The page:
It was only ever meant to be a little dose of innocent shut eye. Just a momentary escape from Match of the Day, or the adverts in the middle of Rude Tube, or a conversation with her husband about what they’re going to do on New Year’s Eve.
But now she’s woken from what accidentally turned into a full-on sleep and she’s livid. Her eyes dart from side to side, searching for what will tonight win the title ‘Single Most Annoying Thing In The World’. Will it be that glass on the coffee table that’s been there since last night, or will it be that pair of shoes that she specifically asked be placed on the mat but that stand there on the tiles, mocking her. Or will it be her own inability to stand up without tripping over the throw she’s been sleeping under and looking like a dickhead.
It’s the same story every time:
Stage 1: The ‘little lie down’. She slides down the sofa ‘just to get comfortable’ whilst watching television. This is her first crucial mistake. Lying down is basically giving her body permission to drift off to snooze town. She might as well just throw back a shot of Night Nurse, sing herself a lullaby and be done with it.
Stage 2: The cover. Whether it’s a throw that lives on the sofa (for the sole purpose of accidental nap time), an over-sized gentleman’s jumper or a freshly washed towel, she’ll grab anything she can get her paws on and throw it over herself, just to make the sofa feel even more like a bed. There is, of course, a very nice and very available bed just upstairs but in the interests of not moving a single muscle, she’s convinced herself that the sofa is superior.
Stage 3: The gentle warning. A voice of calm will suddenly speak out across the lounge. “Charlotte, don’t fall asleep. Remember you don’t like it when you wake up on the sofa. Why don’t you just go to bed, hmmm?” She appreciates his concern (even if his tone is just a little patronising – doesn’t he have any faith in her?) but she’s only going to be here a few minutes so he needn’t worry – she is totally in control.
Stage 4: Deep sleep. Before she knows it, she is spark out, dead to the world. Only an earthquake or the Coronation Street opening titles could wake her now. And if the gentleman in the room has it his way neither of those two things is going to happen any time soon. He’s just going to plug in the X-Box and enjoy a little bit of calm before the inevitable post-nap storm.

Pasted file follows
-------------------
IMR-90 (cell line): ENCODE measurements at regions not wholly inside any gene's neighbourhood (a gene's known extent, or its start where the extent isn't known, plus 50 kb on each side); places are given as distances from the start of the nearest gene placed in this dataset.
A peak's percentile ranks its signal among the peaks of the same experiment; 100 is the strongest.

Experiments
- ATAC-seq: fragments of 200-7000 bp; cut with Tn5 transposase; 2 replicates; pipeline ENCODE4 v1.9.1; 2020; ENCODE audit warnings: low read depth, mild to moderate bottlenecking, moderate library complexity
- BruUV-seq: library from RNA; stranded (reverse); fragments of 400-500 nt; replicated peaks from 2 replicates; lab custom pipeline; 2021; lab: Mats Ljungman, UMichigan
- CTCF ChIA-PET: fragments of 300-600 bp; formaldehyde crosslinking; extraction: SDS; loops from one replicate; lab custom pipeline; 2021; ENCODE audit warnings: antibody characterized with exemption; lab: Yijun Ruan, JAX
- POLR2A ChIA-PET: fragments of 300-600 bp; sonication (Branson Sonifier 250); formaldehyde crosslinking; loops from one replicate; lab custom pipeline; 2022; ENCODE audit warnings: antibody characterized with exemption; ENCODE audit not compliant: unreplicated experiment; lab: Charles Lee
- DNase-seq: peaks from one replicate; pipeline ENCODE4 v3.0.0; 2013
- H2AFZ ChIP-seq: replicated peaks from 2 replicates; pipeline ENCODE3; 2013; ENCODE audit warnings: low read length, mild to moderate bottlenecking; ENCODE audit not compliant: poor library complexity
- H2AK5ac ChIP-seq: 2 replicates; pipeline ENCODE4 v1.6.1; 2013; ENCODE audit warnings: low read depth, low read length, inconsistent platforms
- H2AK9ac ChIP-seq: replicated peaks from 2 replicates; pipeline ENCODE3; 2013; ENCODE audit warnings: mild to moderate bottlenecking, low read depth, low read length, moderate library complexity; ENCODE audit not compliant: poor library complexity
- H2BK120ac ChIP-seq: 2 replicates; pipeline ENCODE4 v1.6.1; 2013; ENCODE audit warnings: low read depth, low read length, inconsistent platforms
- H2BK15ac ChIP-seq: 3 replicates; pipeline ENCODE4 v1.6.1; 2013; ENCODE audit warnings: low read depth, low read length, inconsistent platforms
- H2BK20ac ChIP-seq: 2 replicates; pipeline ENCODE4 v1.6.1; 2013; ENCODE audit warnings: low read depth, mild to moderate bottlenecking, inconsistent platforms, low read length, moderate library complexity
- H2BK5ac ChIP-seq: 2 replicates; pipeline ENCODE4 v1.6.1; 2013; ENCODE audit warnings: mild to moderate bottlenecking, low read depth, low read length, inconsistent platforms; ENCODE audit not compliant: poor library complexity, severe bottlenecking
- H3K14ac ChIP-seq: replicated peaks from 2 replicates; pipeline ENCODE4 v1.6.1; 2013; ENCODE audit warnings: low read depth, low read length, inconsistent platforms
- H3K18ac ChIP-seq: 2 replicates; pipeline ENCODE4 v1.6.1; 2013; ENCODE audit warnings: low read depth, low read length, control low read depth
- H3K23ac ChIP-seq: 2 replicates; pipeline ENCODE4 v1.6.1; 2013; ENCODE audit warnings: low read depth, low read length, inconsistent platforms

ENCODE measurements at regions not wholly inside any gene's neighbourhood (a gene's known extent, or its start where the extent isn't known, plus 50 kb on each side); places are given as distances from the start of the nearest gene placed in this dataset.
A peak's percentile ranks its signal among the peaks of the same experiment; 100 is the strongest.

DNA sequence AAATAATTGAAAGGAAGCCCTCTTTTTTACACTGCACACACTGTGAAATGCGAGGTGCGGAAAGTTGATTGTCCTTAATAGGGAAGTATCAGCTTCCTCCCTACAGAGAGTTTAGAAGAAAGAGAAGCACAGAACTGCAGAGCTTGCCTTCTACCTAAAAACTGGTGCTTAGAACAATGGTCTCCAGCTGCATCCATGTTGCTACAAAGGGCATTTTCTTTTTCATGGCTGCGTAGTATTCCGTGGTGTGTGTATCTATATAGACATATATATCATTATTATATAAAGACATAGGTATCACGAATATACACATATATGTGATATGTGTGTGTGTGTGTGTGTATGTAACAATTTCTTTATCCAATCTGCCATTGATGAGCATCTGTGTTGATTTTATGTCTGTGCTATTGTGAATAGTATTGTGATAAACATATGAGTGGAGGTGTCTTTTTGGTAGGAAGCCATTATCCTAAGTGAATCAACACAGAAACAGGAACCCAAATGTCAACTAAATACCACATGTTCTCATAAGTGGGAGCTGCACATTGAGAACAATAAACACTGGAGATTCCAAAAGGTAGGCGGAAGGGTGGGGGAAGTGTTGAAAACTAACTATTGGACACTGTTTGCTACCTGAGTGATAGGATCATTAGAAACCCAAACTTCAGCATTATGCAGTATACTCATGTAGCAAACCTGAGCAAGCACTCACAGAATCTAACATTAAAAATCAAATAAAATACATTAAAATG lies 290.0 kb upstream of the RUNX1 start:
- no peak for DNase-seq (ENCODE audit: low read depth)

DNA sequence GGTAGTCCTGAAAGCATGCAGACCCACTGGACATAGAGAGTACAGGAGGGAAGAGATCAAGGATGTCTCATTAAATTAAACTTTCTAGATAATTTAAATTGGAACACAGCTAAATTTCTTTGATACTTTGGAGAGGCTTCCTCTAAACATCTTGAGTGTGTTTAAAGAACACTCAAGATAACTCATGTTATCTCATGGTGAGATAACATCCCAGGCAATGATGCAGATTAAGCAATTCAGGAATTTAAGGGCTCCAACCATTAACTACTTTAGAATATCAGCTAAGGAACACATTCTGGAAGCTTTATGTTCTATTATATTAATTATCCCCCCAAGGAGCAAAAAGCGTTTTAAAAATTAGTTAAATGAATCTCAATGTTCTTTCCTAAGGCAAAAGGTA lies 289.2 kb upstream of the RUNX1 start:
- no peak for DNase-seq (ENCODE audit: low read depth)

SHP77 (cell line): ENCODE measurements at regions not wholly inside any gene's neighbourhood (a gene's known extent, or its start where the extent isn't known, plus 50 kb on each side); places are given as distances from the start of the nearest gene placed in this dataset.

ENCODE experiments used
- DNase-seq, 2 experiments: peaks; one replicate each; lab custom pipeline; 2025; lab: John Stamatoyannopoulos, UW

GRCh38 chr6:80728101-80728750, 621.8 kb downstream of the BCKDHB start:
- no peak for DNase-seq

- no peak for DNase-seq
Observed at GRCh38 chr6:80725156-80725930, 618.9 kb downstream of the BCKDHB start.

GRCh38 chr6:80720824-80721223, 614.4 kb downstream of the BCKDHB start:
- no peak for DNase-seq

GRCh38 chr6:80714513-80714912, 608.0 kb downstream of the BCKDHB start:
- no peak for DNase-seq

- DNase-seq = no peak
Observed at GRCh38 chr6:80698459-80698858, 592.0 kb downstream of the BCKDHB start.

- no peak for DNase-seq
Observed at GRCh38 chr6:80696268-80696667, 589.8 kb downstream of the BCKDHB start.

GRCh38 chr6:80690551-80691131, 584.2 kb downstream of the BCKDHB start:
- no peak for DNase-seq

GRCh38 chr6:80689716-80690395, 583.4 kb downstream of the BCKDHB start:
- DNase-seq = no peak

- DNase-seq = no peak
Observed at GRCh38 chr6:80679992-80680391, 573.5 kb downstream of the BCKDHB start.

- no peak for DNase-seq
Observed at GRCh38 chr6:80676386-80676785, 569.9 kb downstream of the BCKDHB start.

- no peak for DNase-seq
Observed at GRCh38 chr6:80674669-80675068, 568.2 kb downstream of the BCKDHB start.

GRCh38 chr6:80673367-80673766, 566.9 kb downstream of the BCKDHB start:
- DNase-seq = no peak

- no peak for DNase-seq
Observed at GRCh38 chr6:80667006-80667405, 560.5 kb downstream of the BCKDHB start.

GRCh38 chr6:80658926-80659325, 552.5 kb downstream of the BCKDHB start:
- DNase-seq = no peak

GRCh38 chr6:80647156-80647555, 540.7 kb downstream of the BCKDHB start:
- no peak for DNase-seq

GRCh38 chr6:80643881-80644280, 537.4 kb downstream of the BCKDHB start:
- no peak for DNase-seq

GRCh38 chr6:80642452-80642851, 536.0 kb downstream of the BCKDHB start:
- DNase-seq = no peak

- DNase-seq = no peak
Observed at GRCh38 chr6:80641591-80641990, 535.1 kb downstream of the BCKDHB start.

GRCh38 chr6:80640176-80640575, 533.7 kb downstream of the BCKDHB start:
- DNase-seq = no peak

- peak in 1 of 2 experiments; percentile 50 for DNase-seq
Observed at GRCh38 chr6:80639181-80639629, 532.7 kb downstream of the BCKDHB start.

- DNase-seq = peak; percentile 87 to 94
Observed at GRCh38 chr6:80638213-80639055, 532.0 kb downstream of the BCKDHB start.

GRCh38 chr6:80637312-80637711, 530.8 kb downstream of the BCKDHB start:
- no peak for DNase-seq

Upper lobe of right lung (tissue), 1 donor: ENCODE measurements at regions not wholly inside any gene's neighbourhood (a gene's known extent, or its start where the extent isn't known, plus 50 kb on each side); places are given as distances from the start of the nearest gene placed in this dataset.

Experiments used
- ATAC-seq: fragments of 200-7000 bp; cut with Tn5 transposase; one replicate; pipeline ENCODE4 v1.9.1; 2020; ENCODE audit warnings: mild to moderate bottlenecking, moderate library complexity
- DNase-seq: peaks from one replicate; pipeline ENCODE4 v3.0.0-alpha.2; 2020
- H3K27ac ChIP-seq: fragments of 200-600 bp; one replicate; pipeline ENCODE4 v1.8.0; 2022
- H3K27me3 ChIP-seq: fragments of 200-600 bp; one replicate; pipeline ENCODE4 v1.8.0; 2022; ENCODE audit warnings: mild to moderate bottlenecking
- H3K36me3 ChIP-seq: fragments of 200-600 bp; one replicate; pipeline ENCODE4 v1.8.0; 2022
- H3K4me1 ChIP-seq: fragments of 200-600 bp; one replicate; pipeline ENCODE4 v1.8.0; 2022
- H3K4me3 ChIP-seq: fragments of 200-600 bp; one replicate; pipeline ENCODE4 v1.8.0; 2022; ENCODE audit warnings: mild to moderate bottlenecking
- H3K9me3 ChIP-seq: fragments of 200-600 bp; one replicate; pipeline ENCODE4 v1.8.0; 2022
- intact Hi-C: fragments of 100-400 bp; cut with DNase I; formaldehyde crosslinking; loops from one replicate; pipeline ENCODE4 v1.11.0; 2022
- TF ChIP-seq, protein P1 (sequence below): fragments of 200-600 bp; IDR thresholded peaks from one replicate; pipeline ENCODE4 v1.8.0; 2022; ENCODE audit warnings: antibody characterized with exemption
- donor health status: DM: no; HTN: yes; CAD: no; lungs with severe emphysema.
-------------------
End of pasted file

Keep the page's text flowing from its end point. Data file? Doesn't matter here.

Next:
Stage 5: The awakening. The time comes when he wants to go to bed. And because he’s a nice man, (and one who has heard many times that she doesn’t appreciate waking up to find herself downstairs alone – why does he think it’s OK to abandon her?!) he attempts to wake her. He has a number of strategies for this – from the gentle to the electronic. There’s the gentle shake, the relentless repetition of her name until she wakes up shouting “WHAT DO YOU WANT STOP GOING ON AT ME” or, for the more comatose episodes, he will ring her mobile and let the sudden vibrating of the device next to her startle her back into reality. She does not appreciate the call.
Step 6: The stomp. And now she’s awake. And for a number of reasons – none of which are anybody’s fault but her own – she is cross. She’s cross that she fell asleep on the sofa AGAIN, cross that she’s still fully clothed and now inexplicably BOILING, and livid that she now has to drag her sorry behind upstairs whilst feeling (and looking) like a zombie. And so along the way she’ll find anything to direct her fury at – an out of date pile of newspapers, a scarf that’s fallen on the floor, or a bowl that has innocently missed its go in the dishwasher (largely because she was eating marshmallows from it before she fell asleep clutching it to her chest). She is a walking, shouting example of why one should indeed never wake a baby, a dog or a sugar-filled, world weary woman.
Step 7: The regret. Just as her mum always said, everything does indeed look better in the morning. In the light of day she’ll see that actually that overflowing pile of washing doesn’t really make her so mad that she wants to throw all the clothes out of the window so they can just ‘bloody well get washed in the rain’; and that if she’s honest, she remembers now that it was actually her idea to turn the heating up before she drifted off to sleep and that of course nobody is trying to make her sweat herself into oblivion. She apologises to the most patient man in the world (and to the dishwasher which she remembers kicking for a reason she can’t quite recall) and promises just to get into bed next time she feels tired.
And so another day commences, another commute gets underway, and the clock ticks until yet another evening of dinner and warmth and ill-advised portions of sweet snacks turns into a one-woman battle to stay conscious. She must just try to stay upright for as long as possible, and then send herself to bed as soon as her eyelids start weighing her down.
Because there’s only so many times this man is going to have the energy to try and negotiate with a woman who wakes up and starts shouting at a pile of newspapers for failing to find their way into the ‘cocking recycling bin’.
And anyway, he did warn her that this would happen in the first place. He’s just not sure that now is the best time to mention it.
*By she I mean me, by her I mean me, and by Charlotte, I mean me. What do you mean you already knew that?